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Segmentation-free inference of cell types from in situ transcriptomics data

Park, Jeongbin

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Recent advances in the fields of genome editing, whole-genome sequencing, single-cell RNA sequencing, and in situ spatial transcriptomics have enabled the cost-efficient production of high-throughput big data. However, the lack of dedicated bioinformatics algorithms to analyze such data has been a big hurdle. In this thesis, several novel bioinformatics tools applicable to each field are presented. First, a series of web-based tools for genome editing are presented: Cpf1-Database, Cas-Analyzer, web-based Digenome-seq software, BE-Designer/Analyzer. These tools have been developed to guide researchers to easily use genome editing systems, using Cas9 or Cpf1, by providing an easily accessible web-based interface. Second, the development of two bioinformatics pipelines are described: a small variant calling pipeline to process tumor genome sequencing data without a matched control, and a pipeline to pre-process single-cell RNA sequencing data. Third, a novel segmentation-free algorithm to call cell-types from in situ transcriptomics data, namely Spot-based Spatial cell-type Analysis by Multidimensional mRNA density estimation (SSAM) is presented. Recent advances of in situ spatial transcriptomics techniques, such as multiplexed fluorescence in situ hybridization or in situ/intact tissue sequencing have enabled the discovery of spatial heterogeneity of cell types at the tissue level. However, cell type calling methods are often limited by cell segmentation algorithms due to various imaging problems. SSAM circumvents these problems by estimating spatial gene expressions as a density estimation of the mRNA in a spatial context and identifying de novo cell-types and their spatial organization without the need to segment cells. Optionally, SSAM can be guided by external sources of cell-type information, integrating them in a spatial context. In this thesis, SSAM is demonstrated with three different mouse brain tissues imaged by different imaging techniques: the somatosensory cortex (SSp) imaged by osmFISH; the hypothalamic preoptic region (POA) by MERFISH; and the visual cortex (VISp) by multiplexed smFISH. SSAM can produce similar results compared to segmentation-based methods and outperforms them when cell segmentation is the limiting factor. In summary, the bioinformatics tools presented in this thesis overcome major obstacles that would normally hinder effective analysis: the web-based tools for genome editing have a wide user base due to their easy-to-use web-based interfaces; omics data analysis pipeline that enables fast analysis of omics data utilizing a compute cluster and facilitate hypothesis generation when lacking control tissue; and SSAM that enables the analysis of in situ spatial transcriptomics data without being limited by cell segmentation. All of the tools and pipelines described in this thesis are open-sourced and freely accessible for non-profit, research-purpose use.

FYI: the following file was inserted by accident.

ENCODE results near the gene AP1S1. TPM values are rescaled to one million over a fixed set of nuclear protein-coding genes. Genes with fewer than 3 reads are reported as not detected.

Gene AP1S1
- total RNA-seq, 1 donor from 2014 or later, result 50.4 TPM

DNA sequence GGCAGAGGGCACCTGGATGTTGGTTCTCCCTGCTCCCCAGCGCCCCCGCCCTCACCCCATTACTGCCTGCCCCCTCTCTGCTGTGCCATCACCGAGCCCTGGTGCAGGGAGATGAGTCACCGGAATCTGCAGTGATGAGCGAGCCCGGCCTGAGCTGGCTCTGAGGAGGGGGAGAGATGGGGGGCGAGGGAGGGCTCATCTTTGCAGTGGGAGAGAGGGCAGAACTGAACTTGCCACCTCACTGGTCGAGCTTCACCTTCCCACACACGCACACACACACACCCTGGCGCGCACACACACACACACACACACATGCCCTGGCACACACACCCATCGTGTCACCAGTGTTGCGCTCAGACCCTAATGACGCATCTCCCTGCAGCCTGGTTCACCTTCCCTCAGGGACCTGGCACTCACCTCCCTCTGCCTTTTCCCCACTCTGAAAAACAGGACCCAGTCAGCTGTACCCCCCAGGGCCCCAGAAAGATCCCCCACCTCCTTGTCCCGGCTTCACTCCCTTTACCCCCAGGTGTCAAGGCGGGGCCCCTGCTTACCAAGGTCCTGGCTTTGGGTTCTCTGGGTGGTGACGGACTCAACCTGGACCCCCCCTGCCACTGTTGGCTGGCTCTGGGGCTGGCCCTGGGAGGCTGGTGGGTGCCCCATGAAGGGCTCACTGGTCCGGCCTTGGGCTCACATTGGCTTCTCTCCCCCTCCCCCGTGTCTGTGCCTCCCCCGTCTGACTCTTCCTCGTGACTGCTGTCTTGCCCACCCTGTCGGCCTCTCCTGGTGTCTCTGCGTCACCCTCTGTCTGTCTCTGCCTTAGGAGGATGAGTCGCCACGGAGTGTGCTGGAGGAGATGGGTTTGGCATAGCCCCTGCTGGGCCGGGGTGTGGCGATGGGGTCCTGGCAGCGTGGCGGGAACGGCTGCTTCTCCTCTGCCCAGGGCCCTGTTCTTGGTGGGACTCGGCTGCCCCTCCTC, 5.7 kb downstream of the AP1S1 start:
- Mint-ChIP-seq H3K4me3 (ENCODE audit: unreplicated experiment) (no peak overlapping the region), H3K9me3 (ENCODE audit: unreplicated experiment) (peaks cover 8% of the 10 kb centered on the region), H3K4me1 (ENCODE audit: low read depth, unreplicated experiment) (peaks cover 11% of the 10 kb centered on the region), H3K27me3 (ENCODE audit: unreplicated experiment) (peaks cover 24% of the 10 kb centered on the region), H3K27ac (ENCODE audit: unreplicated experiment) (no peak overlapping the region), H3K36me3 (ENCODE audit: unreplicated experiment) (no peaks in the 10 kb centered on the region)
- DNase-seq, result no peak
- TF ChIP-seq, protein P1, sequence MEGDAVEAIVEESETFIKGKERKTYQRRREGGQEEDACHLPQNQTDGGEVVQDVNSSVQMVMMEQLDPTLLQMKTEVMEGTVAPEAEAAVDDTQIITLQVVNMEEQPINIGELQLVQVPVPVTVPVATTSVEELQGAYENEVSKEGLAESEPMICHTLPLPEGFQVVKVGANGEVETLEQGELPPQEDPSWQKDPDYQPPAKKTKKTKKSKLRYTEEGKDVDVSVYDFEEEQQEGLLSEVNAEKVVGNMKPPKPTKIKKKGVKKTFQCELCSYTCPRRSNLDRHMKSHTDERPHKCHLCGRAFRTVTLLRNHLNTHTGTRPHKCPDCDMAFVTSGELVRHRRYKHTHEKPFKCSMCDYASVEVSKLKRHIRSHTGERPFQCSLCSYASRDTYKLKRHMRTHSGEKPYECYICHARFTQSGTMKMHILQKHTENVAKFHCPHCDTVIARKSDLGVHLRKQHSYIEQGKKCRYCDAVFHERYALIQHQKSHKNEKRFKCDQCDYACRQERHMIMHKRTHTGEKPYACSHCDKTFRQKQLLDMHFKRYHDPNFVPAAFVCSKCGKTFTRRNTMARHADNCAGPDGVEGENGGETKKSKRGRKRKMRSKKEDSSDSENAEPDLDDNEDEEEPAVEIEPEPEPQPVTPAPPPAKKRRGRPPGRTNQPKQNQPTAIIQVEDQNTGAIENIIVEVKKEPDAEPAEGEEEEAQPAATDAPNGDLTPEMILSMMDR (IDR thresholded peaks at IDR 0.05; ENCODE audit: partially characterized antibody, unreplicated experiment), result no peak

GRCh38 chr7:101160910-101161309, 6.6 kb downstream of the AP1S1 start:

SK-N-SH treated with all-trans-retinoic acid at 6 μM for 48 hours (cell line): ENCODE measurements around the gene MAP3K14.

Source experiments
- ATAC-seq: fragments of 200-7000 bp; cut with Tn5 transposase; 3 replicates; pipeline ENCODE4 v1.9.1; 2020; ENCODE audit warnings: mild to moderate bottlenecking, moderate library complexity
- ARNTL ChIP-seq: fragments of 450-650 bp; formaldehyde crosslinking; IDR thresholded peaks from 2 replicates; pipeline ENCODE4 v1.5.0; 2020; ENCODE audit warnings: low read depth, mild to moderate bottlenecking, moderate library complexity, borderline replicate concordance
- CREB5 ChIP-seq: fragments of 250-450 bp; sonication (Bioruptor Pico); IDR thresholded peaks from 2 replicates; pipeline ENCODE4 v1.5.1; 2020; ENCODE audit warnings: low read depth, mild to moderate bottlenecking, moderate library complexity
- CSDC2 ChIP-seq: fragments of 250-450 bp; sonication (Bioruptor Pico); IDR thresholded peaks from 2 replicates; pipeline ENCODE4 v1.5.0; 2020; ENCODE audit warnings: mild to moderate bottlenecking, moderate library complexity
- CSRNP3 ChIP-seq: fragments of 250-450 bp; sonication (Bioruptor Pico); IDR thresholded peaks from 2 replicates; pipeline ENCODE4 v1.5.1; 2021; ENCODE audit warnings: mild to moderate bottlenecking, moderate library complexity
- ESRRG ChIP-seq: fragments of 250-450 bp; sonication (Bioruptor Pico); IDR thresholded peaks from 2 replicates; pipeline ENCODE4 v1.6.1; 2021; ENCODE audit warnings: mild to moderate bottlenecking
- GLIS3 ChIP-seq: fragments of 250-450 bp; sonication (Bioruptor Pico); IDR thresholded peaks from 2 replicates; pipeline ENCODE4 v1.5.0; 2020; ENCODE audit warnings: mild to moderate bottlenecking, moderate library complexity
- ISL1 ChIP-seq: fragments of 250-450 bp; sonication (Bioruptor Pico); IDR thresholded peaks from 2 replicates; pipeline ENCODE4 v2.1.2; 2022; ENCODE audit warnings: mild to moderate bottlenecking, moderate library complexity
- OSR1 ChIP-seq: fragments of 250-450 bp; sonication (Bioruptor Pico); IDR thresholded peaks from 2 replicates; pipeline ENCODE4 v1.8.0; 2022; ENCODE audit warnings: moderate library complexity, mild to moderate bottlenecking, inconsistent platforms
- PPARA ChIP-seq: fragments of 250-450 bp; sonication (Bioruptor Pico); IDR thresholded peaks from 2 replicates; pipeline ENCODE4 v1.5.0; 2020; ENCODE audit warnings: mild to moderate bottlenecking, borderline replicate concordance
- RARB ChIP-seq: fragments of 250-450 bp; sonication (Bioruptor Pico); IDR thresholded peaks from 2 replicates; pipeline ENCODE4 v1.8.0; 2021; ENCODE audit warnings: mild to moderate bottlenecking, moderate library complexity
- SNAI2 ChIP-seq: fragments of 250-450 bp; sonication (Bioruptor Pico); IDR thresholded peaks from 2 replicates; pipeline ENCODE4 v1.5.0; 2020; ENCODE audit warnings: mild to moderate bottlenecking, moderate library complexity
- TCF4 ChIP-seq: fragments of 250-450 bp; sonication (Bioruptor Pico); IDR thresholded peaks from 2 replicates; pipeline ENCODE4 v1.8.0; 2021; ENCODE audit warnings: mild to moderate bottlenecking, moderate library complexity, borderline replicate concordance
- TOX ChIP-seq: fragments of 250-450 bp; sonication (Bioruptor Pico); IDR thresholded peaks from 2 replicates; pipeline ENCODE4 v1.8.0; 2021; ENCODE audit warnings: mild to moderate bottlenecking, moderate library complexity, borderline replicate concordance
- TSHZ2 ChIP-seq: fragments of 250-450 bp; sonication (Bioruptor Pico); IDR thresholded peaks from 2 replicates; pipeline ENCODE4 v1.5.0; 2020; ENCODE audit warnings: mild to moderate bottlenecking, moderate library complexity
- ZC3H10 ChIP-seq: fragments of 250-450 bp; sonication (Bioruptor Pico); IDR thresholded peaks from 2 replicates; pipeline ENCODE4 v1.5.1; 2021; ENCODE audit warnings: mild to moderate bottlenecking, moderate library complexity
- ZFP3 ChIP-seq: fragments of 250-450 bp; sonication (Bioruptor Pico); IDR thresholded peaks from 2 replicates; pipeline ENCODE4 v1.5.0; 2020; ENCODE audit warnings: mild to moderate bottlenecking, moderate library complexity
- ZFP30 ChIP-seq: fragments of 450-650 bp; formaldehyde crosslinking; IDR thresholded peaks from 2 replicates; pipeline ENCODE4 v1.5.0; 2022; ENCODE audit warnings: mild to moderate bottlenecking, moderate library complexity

Item Type: Dissertation
Supervisor: Eils, Prof. Dr. Roland
Place of Publication: Heidelberg
Date of thesis defense: 21 April 2020
Date Deposited: 04 May 2020 09:08
Date: 2020
Faculties / Institutes: The Faculty of Bio Sciences > Dean's Office of the Faculty of Bio Sciences
Subjects: 004 Data processing Computer science
500 Natural sciences and mathematics
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